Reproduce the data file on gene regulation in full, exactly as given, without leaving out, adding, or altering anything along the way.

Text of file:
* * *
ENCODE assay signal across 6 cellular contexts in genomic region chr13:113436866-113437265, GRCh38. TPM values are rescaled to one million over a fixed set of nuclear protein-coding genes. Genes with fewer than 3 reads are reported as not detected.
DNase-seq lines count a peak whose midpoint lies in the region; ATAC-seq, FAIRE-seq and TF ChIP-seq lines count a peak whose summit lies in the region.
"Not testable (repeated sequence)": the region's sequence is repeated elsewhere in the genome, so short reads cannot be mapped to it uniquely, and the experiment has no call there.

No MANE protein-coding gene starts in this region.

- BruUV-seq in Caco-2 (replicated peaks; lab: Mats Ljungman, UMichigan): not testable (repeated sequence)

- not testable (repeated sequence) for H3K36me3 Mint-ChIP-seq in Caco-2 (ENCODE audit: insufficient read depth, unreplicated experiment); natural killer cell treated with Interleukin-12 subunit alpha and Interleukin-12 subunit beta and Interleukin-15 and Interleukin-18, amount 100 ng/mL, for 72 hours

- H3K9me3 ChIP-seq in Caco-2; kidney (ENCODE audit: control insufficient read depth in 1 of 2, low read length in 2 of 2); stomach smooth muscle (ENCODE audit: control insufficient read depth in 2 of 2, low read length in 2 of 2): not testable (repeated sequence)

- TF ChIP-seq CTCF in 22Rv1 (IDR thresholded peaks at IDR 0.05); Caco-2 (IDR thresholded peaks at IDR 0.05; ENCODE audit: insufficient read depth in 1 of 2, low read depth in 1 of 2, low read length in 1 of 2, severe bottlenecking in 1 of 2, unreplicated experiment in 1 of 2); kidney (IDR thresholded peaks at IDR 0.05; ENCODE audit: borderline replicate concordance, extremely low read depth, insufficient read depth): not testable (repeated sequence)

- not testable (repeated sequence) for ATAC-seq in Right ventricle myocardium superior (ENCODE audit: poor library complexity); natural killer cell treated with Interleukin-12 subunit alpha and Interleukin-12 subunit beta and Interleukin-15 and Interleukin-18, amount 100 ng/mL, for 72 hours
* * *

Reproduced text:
ENCODE assay signal across 6 cellular contexts in genomic region chr13:113436866-113437265, GRCh38. TPM values are rescaled to one million over a fixed set of nuclear protein-coding genes. Genes with fewer than 3 reads are reported as not detected.
DNase-seq lines count a peak whose midpoint lies in the region; ATAC-seq, FAIRE-seq and TF ChIP-seq lines count a peak whose summit lies in the region.
"Not testable (repeated sequence)": the region's sequence is repeated elsewhere in the genome, so short reads cannot be mapped to it uniquely, and the experiment has no call there.

No MANE protein-coding gene starts in this region.

- BruUV-seq in Caco-2 (replicated peaks; lab: Mats Ljungman, UMichigan): not testable (repeated sequence)

- not testable (repeated sequence) for H3K36me3 Mint-ChIP-seq in Caco-2 (ENCODE audit: insufficient read depth, unreplicated experiment); natural killer cell treated with Interleukin-12 subunit alpha and Interleukin-12 subunit beta and Interleukin-15 and Interleukin-18, amount 100 ng/mL, for 72 hours

- H3K9me3 ChIP-seq in Caco-2; kidney (ENCODE audit: control insufficient read depth in 1 of 2, low read length in 2 of 2); stomach smooth muscle (ENCODE audit: control insufficient read depth in 2 of 2, low read length in 2 of 2): not testable (repeated sequence)

- TF ChIP-seq CTCF in 22Rv1 (IDR thresholded peaks at IDR 0.05); Caco-2 (IDR thresholded peaks at IDR 0.05; ENCODE audit: insufficient read depth in 1 of 2, low read depth in 1 of 2, low read length in 1 of 2, severe bottlenecking in 1 of 2, unreplicated experiment in 1 of 2); kidney (IDR thresholded peaks at IDR 0.05; ENCODE audit: borderline replicate concordance, extremely low read depth, insufficient read depth): not testable (repeated sequence)

- not testable (repeated sequence) for ATAC-seq in Right ventricle myocardium superior (ENCODE audit: poor library complexity); natural killer cell treated with Interleukin-12 subunit alpha and Interleukin-12 subunit beta and Interleukin-15 and Interleukin-18, amount 100 ng/mL, for 72 hours